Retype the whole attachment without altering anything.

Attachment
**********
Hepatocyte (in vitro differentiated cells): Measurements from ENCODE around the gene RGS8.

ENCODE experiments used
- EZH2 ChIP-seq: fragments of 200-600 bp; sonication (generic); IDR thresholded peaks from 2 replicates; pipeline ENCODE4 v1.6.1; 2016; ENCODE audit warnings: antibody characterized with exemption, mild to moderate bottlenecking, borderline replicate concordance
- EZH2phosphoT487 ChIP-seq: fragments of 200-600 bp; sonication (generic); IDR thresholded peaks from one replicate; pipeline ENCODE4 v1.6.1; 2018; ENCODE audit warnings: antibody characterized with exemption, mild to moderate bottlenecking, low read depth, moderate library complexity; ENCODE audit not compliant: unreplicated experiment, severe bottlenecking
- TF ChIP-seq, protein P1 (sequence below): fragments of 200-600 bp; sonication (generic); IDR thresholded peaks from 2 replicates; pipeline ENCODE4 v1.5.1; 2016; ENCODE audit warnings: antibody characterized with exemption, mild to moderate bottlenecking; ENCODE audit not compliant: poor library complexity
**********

Hepatocyte (in vitro differentiated cells): Measurements from ENCODE around the gene RGS8.

ENCODE experiments used
- EZH2 ChIP-seq: fragments of 200-600 bp; sonication (generic); IDR thresholded peaks from 2 replicates; pipeline ENCODE4 v1.6.1; 2016; ENCODE audit warnings: antibody characterized with exemption, mild to moderate bottlenecking, borderline replicate concordance
- EZH2phosphoT487 ChIP-seq: fragments of 200-600 bp; sonication (generic); IDR thresholded peaks from one replicate; pipeline ENCODE4 v1.6.1; 2018; ENCODE audit warnings: antibody characterized with exemption, mild to moderate bottlenecking, low read depth, moderate library complexity; ENCODE audit not compliant: unreplicated experiment, severe bottlenecking
- TF ChIP-seq, protein P1 (sequence below): fragments of 200-600 bp; sonication (generic); IDR thresholded peaks from 2 replicates; pipeline ENCODE4 v1.5.1; 2016; ENCODE audit warnings: antibody characterized with exemption, mild to moderate bottlenecking; ENCODE audit not compliant: poor library complexity